Sunday, 11 September 2016

Coping with the unexpected

I haven't worried about Erin Mae's batteries since the end of June. The combined effect of the solar panel and what I refer to as "twelvoltification" was to keep their state of charge (SOC) well up in the safety zone, without ever needing to run the engine just to charge them. That is, until a few days ago. I do regular mental calculations that include my guesstimates of how much current the various devices are using and what the solar panel delivers, and compare the result with what the SmartGauge tells me (but without worrying, you understand). A few days ago, the batteries seemed to be discharging more than usual overnight – an unexpected phenomenon. Not enough to get seriously down into the red, but enough to suggest that we might not be able to stay in one place for more than one day.

Now this all coincided with having stayed immobile for a few days at Fazeley, cloudy days at the beginning of September, and both the audible ignition warning buzzer and the tachometer deciding to malfunction. I've decided that the last of these is probably irrelevant, and anyway we'll get them looked at tomorrow during the engine service. I suspect that the SmartGauge over-estimates the SOC during charging while cruising, so the readout in the evening is higher than the true value, while the readout in the morning is more accurate. With only an hour and a half of travel yesterday, the SmartGauge read 86% last night and 74% this morning. A 12% drop is still more than I would have calculated, but perhaps has something to do with the condition of the batteries. Today we've stayed put, but the sun has been shining. The SmartGauge is trying to make sense of the input of electrons from the solar panel, but I suspect is gently grumbling away to itself until it can get a nice period of discharge to make sense of everything.

Today we joined with St Paul's church in Pendeford for Sunday worship. They share a building with the local primary school, meeting in the hall. The table at the front had a nice quilted, appliqu̩ tapestry over it, depicting Pendeford sitting in the angle of the Staffs & Worcs and the Shroppie, with some boats on the canals. This was an all-age service, based around the stories in Luke's gospel of the lost sheep and the lost coins, with the children hunting for coins, and all of us learning British Sign Language for "lost", "found" and "rejoice"! Everyone was very friendly and welcoming, and we've got used to meeting with all sorts of different churches on Sundays. What I wasn't expecting in this service was that moment where they all give each other a "sign of peace". I (obviously mistakenly) thought this was only part of Anglican communion services. But the invitation to give each other the sign of peace is the signal for everybody to get up, leave their place, and go around shaking hands with everybody else, saying "Peace be with you", plus whatever else seems desirable and appropriate. It's a really nice part of the Anglican tradition. While it usually strikes me as completely at odds with the formality of the remainder of the service, I'm long enough in the tooth to cope with most things on a Sunday morning. But I wonder what would have been the response of somebody who just happened to walk in from the large 70s/80s housing estate that comprises most of Pendeford. They could probably have got through the rest Рit was clear when to sit and when to stand, and the things we were to say and sing were projected on the screen. But it could perhaps be rather scary to suddenly have a large number of complete strangers and a few neighbours shaking you by the hand and saying "Peace be with you", and obviously expecting you to return in kind!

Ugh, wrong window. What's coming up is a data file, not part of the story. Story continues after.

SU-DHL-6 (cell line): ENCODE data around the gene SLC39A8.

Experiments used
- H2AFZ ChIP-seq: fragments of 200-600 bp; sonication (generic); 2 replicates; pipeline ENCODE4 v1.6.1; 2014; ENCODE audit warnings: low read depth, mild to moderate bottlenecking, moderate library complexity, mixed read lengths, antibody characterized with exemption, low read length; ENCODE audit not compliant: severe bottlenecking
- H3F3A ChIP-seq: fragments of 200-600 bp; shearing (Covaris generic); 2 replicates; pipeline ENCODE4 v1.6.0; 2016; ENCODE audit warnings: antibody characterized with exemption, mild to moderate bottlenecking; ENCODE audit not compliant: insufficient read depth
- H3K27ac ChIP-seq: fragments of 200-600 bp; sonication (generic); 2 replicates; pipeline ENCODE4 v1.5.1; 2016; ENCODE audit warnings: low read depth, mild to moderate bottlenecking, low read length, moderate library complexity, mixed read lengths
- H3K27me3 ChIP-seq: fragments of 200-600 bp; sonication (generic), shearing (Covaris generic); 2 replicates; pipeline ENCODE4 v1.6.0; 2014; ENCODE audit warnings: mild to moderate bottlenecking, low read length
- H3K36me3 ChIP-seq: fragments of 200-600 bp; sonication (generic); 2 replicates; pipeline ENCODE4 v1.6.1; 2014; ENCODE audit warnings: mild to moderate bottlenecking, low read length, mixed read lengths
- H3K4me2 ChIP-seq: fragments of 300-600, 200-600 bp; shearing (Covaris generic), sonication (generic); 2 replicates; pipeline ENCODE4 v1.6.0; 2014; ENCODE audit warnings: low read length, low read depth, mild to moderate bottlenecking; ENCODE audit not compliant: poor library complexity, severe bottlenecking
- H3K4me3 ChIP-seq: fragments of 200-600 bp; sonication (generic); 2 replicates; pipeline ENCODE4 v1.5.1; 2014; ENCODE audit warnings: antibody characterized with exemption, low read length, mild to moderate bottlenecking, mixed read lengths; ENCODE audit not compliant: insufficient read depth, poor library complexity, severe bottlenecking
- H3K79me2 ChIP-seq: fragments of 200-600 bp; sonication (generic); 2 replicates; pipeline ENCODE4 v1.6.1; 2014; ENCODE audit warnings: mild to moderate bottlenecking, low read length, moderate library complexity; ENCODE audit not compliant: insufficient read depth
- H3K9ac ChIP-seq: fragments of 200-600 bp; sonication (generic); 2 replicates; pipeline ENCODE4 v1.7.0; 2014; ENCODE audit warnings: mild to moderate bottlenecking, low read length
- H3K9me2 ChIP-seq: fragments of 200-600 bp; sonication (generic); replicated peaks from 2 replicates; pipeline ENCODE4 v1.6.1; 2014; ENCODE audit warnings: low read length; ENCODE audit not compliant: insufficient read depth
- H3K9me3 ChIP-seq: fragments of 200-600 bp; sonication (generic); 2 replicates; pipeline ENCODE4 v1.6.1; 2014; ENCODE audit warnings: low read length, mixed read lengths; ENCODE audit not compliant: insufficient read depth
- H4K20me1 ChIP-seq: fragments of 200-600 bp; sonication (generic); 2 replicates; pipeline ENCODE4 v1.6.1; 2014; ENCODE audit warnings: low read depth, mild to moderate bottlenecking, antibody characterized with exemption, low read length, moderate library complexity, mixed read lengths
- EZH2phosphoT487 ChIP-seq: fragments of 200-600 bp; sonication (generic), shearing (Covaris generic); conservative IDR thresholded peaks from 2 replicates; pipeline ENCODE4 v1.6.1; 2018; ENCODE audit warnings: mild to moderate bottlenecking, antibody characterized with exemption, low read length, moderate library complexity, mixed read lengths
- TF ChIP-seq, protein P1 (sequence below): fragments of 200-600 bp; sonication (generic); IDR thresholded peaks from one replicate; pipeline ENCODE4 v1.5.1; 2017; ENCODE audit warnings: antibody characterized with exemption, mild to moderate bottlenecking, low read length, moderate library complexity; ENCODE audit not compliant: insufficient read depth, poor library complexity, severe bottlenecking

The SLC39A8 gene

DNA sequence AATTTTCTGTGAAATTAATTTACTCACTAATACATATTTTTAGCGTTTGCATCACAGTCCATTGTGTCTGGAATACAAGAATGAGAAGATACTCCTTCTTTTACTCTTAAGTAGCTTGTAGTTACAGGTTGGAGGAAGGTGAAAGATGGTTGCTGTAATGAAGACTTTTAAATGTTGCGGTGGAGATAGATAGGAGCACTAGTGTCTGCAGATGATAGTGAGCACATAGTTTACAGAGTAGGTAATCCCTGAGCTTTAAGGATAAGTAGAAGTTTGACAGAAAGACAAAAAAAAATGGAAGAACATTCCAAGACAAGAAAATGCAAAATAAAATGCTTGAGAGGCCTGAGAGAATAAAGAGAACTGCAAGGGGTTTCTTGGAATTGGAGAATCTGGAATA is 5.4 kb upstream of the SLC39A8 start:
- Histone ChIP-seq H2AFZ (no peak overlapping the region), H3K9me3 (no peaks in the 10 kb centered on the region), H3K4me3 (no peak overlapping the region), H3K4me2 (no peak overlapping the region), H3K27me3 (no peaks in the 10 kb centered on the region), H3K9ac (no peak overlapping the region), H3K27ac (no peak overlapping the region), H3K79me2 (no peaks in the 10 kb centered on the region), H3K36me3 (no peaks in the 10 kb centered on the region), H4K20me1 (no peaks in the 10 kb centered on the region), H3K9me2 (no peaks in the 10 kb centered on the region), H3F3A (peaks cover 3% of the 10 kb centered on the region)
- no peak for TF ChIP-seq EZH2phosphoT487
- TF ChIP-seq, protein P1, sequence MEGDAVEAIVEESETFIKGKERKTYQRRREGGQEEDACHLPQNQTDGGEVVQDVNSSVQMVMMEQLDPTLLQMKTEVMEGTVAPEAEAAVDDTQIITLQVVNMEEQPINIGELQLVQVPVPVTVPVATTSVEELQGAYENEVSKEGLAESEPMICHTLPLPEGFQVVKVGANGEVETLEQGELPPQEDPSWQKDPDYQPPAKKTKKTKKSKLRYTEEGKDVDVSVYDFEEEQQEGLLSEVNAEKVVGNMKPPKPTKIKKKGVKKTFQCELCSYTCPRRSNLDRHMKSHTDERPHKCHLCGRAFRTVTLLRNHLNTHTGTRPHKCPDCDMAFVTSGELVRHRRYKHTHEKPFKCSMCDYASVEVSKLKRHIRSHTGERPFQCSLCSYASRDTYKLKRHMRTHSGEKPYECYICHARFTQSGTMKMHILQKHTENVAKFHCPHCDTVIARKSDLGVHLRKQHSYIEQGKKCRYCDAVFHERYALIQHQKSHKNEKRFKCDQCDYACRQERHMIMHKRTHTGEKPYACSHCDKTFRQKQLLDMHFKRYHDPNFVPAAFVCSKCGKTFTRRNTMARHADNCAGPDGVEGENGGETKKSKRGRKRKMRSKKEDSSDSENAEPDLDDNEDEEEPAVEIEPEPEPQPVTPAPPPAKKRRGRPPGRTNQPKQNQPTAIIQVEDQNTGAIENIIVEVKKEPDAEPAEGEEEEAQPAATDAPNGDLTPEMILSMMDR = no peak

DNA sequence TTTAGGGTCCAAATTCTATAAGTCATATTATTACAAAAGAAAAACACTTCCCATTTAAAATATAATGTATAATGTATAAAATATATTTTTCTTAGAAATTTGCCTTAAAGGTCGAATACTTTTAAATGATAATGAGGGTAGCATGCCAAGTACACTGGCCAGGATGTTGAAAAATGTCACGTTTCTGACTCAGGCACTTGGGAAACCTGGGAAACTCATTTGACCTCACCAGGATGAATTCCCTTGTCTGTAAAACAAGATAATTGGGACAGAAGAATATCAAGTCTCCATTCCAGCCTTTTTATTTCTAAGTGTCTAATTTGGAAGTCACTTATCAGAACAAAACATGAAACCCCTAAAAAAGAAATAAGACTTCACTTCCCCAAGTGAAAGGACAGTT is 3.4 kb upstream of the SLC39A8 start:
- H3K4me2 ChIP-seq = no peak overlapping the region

3 comments:

  1. Hmm. The tacho is fed, I believe, from a terminal on the engine alternator. If this alternator has failed your starter battery won't be charging. Can you check the voltage on the starter battery while the engine is running to make sure it is charging as it should? I would do that as a first step. Does the ignition warning lamp come on when you switch the ignition on without starting the engine? The engine alternator needs a current flowing in its coils to provide the initial excitation to start producing current itself. If your domestic batteries receive an input from the engine alternator as well as the domestic one this could have a bearing on your domestic batteries losing charge.

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    1. Thanks, John. You'll remember that my Stirling gizmo combines the output from both alternators and charges both engine and domestic batteries. So I'm not in the dire situation of not charging the engine battery. On the other hand, because the outputs are combined at the AB12160, I can't test the output from the engine alternator without disconnecting it – I would only see the voltage from the one that's working. As it happens, Oxley Marine tested it all today when I got my engine service, and checked the outputs on the various terminals. It seems OK. The process seems to have revived the warning buzzer – may have been a loose connection. But the tacho seems dead. That's annoying – I think they're expensive!

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  2. Could you try feeding the tacho from the domestic alternator just to check it works? I think it might be the "W" terminal, but I'd have to check...

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